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Ovarian Cysts: A Source of Moody Mares

Unveiling Ovarian Conditions: Beyond Lameness in Mares

In some instances, conditions of the ovaries can masquerade as lameness issues in mares. These ovarian conditions may exhibit lameness-like symptoms, often resembling vaginitis, but each condition has its unique traits. Among the culprits are ovarian cysts and retained follicles, with ovarian cysts being the more severe form.

Decoding Ovarian Cysts

An ovarian cyst essentially represents an egg (follicle) on the ovary that fails to detach and move down the reproductive tract towards the womb. Instead, it clings firmly to the ovary and progressively enlarges, forming a fluid-filled sac that can grow as large as a hardball or even larger. As the cyst expands, it can inflict pain and potentially influence the mare’s gait.

Unpredictable Lameness

Interestingly, the affected ovary doesn’t always align with the lameness observed in the mare. For instance, mares with left ovarian cysts might exhibit lameness on the right side/rein. Importantly, mares with ovarian issues typically display a hunched appearance, setting them apart from those suffering from vaginitis.

Spotting Ovarian Conditions

To diagnose ovarian conditions, an initial examination of the mare is typically conducted. The mare may display tenderness in the area between the front of the whirlbone and the muscle between the hip and midline. However, a definitive diagnosis is made through a rectal examination of the ovaries.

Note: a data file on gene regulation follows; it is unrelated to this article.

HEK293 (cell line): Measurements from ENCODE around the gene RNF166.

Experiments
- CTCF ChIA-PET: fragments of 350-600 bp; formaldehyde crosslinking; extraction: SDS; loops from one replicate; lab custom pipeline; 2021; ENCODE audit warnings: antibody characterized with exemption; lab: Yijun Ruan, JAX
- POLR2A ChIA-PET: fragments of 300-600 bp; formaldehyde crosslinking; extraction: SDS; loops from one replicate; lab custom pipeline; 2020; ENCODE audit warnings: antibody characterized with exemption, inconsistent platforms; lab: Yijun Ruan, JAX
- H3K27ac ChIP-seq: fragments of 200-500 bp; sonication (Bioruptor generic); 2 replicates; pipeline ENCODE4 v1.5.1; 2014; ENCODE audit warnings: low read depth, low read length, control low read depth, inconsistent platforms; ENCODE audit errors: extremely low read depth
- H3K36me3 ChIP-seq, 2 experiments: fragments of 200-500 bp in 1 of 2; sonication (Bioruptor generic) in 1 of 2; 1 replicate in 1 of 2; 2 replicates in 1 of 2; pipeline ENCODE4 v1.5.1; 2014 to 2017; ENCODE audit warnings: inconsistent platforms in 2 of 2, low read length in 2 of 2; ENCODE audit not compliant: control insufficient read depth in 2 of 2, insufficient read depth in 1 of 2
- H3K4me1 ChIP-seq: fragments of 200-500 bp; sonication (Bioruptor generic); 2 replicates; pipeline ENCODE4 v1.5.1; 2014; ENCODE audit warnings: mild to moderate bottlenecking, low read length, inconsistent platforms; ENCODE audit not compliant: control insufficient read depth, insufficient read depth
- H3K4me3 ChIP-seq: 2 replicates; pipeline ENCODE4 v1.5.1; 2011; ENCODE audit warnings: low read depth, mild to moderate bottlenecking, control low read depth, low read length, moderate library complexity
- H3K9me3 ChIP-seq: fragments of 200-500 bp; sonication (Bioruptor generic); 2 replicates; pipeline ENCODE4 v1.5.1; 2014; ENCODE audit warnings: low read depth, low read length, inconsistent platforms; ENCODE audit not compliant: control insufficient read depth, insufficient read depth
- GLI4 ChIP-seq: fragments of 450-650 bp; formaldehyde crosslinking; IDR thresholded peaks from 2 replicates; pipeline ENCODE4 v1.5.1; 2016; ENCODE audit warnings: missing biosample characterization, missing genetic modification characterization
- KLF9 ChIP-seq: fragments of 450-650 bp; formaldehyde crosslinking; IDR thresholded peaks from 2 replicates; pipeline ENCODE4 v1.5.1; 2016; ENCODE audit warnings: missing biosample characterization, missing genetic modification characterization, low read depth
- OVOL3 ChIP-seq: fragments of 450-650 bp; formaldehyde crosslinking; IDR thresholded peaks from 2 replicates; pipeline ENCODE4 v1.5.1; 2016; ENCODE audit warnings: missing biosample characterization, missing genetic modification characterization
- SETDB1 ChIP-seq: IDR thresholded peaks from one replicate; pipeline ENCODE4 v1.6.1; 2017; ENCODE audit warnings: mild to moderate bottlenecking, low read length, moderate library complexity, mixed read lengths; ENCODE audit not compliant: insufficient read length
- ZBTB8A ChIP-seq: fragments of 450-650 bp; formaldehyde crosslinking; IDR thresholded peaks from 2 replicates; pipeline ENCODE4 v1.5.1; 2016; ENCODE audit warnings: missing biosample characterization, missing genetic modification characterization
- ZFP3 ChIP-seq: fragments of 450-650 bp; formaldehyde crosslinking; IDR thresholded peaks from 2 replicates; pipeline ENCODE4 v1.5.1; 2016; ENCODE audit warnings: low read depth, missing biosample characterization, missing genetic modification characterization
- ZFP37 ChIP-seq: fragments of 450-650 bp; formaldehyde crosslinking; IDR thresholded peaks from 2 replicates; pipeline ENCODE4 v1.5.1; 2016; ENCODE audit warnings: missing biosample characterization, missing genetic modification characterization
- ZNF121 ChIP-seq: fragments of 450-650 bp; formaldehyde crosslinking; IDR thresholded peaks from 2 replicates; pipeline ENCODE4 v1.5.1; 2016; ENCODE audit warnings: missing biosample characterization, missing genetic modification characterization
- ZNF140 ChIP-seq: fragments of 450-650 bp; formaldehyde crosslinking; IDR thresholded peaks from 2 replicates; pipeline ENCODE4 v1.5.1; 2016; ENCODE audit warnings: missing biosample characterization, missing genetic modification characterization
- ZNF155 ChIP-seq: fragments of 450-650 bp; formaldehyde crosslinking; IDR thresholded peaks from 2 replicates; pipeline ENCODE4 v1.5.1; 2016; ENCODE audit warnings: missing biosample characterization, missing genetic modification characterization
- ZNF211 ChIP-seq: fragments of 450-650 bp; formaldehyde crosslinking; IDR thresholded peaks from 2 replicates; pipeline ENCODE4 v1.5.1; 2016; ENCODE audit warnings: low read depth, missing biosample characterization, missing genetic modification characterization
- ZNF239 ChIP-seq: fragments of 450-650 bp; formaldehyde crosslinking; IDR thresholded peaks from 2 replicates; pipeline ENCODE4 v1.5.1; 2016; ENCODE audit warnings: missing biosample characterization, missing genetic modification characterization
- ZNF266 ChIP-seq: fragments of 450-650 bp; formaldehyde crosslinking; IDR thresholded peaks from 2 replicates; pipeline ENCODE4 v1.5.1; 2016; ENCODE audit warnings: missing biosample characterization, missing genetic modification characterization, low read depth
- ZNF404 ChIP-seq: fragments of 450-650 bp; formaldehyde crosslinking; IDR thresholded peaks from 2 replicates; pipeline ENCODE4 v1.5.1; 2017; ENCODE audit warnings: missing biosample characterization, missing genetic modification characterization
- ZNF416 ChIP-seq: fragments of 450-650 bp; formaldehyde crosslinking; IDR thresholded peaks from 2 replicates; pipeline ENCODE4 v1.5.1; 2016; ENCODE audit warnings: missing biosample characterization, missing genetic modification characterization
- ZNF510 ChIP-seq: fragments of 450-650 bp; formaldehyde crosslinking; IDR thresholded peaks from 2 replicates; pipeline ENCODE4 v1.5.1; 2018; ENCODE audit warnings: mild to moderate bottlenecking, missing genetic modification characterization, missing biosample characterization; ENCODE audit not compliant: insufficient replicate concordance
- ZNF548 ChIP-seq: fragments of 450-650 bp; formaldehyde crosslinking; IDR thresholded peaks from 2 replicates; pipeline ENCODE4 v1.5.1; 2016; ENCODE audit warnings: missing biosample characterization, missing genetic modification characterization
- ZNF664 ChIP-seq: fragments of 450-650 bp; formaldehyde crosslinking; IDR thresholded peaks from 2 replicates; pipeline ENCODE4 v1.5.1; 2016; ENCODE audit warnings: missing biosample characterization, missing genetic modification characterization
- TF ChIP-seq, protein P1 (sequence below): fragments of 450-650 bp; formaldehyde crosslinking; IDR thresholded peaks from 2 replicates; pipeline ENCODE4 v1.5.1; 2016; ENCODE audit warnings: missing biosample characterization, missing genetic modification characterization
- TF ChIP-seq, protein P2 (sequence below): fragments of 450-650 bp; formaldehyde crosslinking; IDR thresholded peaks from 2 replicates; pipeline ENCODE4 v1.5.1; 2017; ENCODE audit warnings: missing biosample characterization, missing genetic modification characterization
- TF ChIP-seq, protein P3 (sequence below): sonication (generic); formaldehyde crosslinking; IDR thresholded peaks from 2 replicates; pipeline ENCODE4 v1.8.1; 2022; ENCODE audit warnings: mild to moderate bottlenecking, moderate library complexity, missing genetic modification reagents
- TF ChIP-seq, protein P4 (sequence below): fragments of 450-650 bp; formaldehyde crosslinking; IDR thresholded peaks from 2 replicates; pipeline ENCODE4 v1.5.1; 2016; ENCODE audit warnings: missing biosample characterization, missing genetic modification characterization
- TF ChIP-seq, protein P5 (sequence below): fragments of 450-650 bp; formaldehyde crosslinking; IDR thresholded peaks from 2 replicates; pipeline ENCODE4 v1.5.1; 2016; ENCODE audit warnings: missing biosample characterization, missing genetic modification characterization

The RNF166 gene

Treating Ovarian Cysts

Upon diagnosis, the treatment for ovarian cysts usually involves the administration of hormones to induce detachment of the cyst from the ovary. This hormonal therapy aims to restore normal ovarian function. If repeated hormonal treatments prove ineffective, surgical removal of the affected ovary may become necessary, though this is considered a last resort after exhausting all other treatment options.

Behavioral Changes

Beyond lameness and physical symptoms, mares with ovarian cysts might undergo personality alterations. Some mares could appear to be in a constant state of heat, while others become irritable and disagreeable, showing behavioral traits more akin to a temperamental stallion than a mare. On the contrary, some mares may become exceedingly docile, displaying minimal interest in daily activities.

Aggressive Behavior

It’s important to note that mares with aggressive tendencies are more frequently encountered in cases involving ovarian cysts. These shifts in behavior may range from general irritability to displays of dominance and aggression toward both humans and other horses. Proper management and understanding can help mitigate aggressive behavior and provide a secure environment for both the mare and those handling her.

Conclusion

Conditions of the ovaries in mares can mimic lameness problems and exhibit symptoms similar to vaginitis. Ovarian cysts and retained follicles are often the culprits, with ovarian cysts representing the more severe form. Accurate diagnosis through rectal examination and appropriate treatment, such as hormonal therapy or surgery as a last resort, can help alleviate symptoms and restore normal ovarian function. Understanding the potential behavioral changes linked to ovarian conditions can also aid in effective management and enhance the quality of life for affected mares.

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